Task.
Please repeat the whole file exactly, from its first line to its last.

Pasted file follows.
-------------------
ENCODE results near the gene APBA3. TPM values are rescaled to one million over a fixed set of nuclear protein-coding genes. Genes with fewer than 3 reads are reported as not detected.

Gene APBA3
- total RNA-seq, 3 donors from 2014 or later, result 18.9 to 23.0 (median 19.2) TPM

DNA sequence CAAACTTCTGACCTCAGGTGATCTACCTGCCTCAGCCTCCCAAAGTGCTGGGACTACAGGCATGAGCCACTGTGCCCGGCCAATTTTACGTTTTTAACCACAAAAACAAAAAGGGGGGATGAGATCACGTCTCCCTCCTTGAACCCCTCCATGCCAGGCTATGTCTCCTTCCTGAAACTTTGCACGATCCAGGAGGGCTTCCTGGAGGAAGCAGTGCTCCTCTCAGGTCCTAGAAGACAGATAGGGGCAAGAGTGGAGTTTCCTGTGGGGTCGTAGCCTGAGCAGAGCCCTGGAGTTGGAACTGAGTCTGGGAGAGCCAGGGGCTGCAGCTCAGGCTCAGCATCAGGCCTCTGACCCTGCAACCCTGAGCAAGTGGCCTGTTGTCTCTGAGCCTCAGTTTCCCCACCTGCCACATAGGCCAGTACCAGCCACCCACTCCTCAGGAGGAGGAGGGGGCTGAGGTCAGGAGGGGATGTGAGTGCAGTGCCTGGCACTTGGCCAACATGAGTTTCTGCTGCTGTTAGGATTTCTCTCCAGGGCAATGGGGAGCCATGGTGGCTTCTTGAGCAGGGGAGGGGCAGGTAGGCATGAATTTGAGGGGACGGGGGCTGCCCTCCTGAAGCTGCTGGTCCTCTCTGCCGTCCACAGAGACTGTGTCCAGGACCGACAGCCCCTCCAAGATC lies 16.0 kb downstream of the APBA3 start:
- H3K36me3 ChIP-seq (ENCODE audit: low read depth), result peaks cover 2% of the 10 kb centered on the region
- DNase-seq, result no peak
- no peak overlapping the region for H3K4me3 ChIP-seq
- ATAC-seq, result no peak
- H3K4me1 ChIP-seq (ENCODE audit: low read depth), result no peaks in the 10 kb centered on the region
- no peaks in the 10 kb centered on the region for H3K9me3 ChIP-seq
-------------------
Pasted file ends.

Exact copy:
ENCODE results near the gene APBA3. TPM values are rescaled to one million over a fixed set of nuclear protein-coding genes. Genes with fewer than 3 reads are reported as not detected.

Gene APBA3
- total RNA-seq, 3 donors from 2014 or later, result 18.9 to 23.0 (median 19.2) TPM

DNA sequence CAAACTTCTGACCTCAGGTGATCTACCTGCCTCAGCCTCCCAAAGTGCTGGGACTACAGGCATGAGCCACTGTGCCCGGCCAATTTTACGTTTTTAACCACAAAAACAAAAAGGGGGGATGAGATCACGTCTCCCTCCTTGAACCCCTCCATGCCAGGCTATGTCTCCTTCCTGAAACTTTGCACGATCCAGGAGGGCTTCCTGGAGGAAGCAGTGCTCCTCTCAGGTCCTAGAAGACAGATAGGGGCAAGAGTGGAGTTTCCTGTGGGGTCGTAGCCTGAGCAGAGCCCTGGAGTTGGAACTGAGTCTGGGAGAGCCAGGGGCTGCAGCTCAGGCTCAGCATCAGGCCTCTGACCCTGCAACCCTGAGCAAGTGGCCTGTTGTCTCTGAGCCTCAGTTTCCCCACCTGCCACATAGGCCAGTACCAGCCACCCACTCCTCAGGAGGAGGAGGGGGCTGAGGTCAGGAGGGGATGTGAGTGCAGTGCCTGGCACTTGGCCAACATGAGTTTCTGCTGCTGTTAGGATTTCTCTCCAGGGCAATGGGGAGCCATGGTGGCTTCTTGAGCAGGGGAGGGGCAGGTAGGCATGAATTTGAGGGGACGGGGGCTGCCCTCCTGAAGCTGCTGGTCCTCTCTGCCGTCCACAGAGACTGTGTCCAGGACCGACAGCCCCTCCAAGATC lies 16.0 kb downstream of the APBA3 start:
- H3K36me3 ChIP-seq (ENCODE audit: low read depth), result peaks cover 2% of the 10 kb centered on the region
- DNase-seq, result no peak
- no peak overlapping the region for H3K4me3 ChIP-seq
- ATAC-seq, result no peak
- H3K4me1 ChIP-seq (ENCODE audit: low read depth), result no peaks in the 10 kb centered on the region
- no peaks in the 10 kb centered on the region for H3K9me3 ChIP-seq